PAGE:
2. A spring device utilizing fluid power cylinder-piston and rod assemblies for resisting movement of a first object relative to a second object, said assemblies having a body member and a rod member slidable relative to said body member and each forming a link having first and second ends, means to pivotally mount the first ends of each of said assemblies to said first object, means to pivotally mount the second ends of each of said assemblies together about a common pivot, means to supply fluid under pressure to said assemblies to load the rod of one assembly against the rod of the other at said pivot whereby said assemblies move to a rest position with the common pivot lying along a plane defined by the pivots of the first ends of said assemblies, and means to connect said second object to said common pivot whereby translation of said second object tends to move said common pivot out of said plane.
3. The combination as specified in claim 2 wherein said assemblies each comprise a linear actuated piston and rod movable in a cylinder, which form a rigid, but telescoping assembly between the ends thereof.
4. Th combination as specified in claim 3 wherein means to supply fluid under pressure provides gaseous pressure and the telescoping movement of said assemblies from rest position is resisted by increasing pressure exerting a force on each of said assemblies tending to shorten the length of the assemblies.
5. In a mass-dampener system including a weight movable relative to a supporting structure, means comprising energy storage springs for storing energy generated by movement of said weight relative to said structure including a pair of piston and cylinder assemblies, each of said assemblies comprising a movable piston inside a cylinder, link means between said pistons comprising tension carrying rods pivotally mounted to each other substantially midway between said cylinders and resisting tension from the other rod, means to pivotally mount opposite ends of said cylinder assemblies to said structure, means to provide fluid under pressure on said pistons to create a tension in said rods, means to connect said weight to the pivot between said rods whereby movement of said weight relative to said structure will cause said cylinder assemblies to pivot on their mountings to said structure and the pivot between said rods to move to increase the tension on said rods as said weight moves.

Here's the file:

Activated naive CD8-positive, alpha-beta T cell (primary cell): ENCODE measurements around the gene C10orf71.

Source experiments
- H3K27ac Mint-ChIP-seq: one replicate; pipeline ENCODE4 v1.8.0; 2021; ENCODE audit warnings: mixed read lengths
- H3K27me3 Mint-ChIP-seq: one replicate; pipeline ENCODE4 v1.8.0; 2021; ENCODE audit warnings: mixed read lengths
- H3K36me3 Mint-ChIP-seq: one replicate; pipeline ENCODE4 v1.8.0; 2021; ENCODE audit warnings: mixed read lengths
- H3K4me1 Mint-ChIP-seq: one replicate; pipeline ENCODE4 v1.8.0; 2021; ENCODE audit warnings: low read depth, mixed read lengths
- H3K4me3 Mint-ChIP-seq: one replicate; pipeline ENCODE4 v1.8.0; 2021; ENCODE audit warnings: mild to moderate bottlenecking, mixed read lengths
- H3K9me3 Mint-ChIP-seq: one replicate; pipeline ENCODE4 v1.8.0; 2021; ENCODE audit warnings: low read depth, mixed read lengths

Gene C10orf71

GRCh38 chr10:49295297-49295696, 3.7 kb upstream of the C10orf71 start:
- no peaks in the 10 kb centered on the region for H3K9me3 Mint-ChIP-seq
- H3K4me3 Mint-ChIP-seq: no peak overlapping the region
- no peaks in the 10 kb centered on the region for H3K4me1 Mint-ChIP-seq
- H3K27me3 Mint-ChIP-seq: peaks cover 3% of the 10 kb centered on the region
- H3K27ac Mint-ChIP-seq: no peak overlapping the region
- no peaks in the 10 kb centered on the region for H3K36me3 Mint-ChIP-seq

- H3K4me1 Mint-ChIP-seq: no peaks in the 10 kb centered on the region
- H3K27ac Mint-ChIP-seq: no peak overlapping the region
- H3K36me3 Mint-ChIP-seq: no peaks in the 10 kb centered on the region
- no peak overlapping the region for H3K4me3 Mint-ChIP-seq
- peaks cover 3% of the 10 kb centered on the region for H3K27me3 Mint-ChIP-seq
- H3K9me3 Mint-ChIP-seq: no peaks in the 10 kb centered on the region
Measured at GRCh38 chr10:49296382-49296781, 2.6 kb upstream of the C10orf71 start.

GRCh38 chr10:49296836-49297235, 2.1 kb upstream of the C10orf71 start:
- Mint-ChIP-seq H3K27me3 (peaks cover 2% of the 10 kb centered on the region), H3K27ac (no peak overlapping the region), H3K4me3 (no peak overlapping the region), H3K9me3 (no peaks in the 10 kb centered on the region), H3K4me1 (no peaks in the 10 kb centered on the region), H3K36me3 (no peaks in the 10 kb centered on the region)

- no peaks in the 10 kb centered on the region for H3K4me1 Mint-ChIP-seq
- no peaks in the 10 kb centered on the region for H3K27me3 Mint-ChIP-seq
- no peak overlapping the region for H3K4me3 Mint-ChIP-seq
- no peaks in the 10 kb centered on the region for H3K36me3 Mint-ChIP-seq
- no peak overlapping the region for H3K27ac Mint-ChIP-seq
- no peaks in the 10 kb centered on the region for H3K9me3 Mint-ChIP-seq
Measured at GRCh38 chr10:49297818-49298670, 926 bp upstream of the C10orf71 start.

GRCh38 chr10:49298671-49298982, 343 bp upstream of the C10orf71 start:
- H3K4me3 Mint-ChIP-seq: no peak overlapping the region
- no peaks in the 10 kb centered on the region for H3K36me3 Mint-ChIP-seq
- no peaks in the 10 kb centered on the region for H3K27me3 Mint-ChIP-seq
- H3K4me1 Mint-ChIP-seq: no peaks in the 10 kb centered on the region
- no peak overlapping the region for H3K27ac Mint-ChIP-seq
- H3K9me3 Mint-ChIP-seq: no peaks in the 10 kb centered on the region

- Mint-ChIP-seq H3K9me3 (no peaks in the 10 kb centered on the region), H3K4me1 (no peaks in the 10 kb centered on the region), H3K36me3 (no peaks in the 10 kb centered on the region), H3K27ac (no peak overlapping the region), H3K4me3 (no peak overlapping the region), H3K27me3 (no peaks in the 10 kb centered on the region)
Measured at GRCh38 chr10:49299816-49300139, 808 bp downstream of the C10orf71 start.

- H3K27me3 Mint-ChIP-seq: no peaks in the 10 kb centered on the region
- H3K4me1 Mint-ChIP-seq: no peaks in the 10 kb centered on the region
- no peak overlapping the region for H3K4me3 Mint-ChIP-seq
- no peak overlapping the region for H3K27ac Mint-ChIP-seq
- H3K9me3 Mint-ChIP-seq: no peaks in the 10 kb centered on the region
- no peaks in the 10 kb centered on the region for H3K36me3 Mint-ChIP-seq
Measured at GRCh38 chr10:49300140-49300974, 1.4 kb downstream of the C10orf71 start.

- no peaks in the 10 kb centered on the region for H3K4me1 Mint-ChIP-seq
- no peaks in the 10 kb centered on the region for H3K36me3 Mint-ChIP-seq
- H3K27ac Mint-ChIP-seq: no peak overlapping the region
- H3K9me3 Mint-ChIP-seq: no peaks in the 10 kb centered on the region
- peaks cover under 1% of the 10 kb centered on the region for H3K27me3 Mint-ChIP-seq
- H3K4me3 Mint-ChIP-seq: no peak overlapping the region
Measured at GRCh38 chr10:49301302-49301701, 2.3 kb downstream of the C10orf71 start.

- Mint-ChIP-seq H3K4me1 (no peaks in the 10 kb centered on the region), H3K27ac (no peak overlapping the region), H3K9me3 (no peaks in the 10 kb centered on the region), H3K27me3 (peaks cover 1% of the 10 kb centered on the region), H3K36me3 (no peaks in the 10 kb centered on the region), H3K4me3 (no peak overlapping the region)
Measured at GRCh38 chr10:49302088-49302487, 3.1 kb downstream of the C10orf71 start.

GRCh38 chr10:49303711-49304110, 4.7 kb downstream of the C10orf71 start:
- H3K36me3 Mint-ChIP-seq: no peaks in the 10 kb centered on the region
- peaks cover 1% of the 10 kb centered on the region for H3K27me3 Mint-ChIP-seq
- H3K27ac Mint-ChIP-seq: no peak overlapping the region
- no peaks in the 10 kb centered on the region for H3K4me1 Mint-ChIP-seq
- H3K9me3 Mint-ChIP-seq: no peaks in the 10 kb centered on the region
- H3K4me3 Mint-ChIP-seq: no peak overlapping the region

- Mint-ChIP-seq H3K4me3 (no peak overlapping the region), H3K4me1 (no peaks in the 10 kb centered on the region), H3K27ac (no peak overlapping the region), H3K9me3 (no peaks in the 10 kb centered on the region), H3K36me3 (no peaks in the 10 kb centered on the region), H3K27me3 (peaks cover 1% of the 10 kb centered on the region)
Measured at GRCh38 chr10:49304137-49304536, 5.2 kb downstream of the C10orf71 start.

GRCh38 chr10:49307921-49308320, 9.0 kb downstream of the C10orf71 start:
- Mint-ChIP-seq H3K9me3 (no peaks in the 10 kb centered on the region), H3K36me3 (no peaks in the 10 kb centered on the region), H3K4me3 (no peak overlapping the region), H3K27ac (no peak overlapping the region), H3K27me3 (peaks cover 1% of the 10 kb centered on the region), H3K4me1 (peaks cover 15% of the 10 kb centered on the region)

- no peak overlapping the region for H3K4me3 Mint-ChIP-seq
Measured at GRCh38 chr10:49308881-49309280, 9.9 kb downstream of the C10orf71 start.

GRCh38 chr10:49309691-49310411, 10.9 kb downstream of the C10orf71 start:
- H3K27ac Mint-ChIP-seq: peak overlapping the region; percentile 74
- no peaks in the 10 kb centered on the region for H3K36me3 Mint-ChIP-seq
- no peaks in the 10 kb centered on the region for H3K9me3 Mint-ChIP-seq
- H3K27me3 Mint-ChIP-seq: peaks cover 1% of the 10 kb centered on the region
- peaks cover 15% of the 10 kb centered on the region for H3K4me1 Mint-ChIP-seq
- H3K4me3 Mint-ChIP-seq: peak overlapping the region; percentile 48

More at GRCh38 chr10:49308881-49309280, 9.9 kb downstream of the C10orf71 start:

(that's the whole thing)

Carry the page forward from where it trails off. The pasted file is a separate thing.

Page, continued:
6. The combination as specified in claim 5 wherein said means to supply fluid under pressure comprises pneumatic pressure accumulator means on a side thereof creating tension forces on said rod.
US05/680,582 1976-04-26 1976-04-26 Pneumatic linear spring device Expired - Lifetime US4033566A (en)

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US05/680,582 US4033566A (en) 1976-04-26 1976-04-26 Pneumatic linear spring device
GB15538/77A GB1554683A (en) 1976-04-26 1977-04-14 Fluid pressure spring assembly
JP52047764A JPS6035573B2 (en) 1976-04-26 1977-04-25
DE2718962A DE2718962C2 (en) 1976-04-26 1977-04-26

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Cited By (13)

* Cited by examiner, † Cited by third party
Publication number Priority date Publication date Assignee Title
EP0010696A1 (en) * 1978-10-25 1980-05-14 Ab Tetra Pak A driving system for driving a machine element in a repeated reciprocating movement along a linear path
FR2568200A1 (en) * 1984-07-26 1986-01-31 Sable Shock-absorbing device for vehicle seat
US4778037A (en) * 1985-06-07 1988-10-18 Papadopoulos Demetrios G Vibration or shock isolators with tension and compression springs arranged equiangularly in a rosette
US4807840A (en) * 1985-10-18 1989-02-28 Baker George S Tuned mass damping system and method
US5005326A (en) * 1989-02-15 1991-04-09 Shinji Ishimaru Structure vibration proofing or suppressing system with differential double lever mechanism
US5152110A (en) * 1991-06-03 1992-10-06 Garza Tamez Federico Damping system for structure stabilization system
US5797227A (en) * 1996-04-09 1998-08-25 Garza-Tamez; Federico Structure stabilization system
US6115972A (en) * 1996-04-09 2000-09-12 Tamez; Federico Garza Structure stabilization system
US6292967B1 (en) * 1999-09-14 2001-09-25 Construction Technology Laboratories, Inc. TMD-damped stay cable and method and TMD
AU766609B2 (en) * 1998-12-18 2003-10-16 Richard Bugaj Shock absorber
US6837343B1 (en) * 1998-12-18 2005-01-04 Richard Bugaj Shock absorber
US20050268565A1 (en) * 2004-06-07 2005-12-08 Hideo Takabatake Vibration control apparatus and method, and high-rise building
US20080229684A1 (en) * 2007-03-21 2008-09-25 Daewoo Engineering & Construction Co., Ltd. Hydraulic jack systems to be installed to the outrigger to perimeter column joints to automatically adjust differential column shortening and provide additional structural damping

Families Citing this family (5)

* Cited by examiner, † Cited by third party
Publication number Priority date Publication date Assignee Title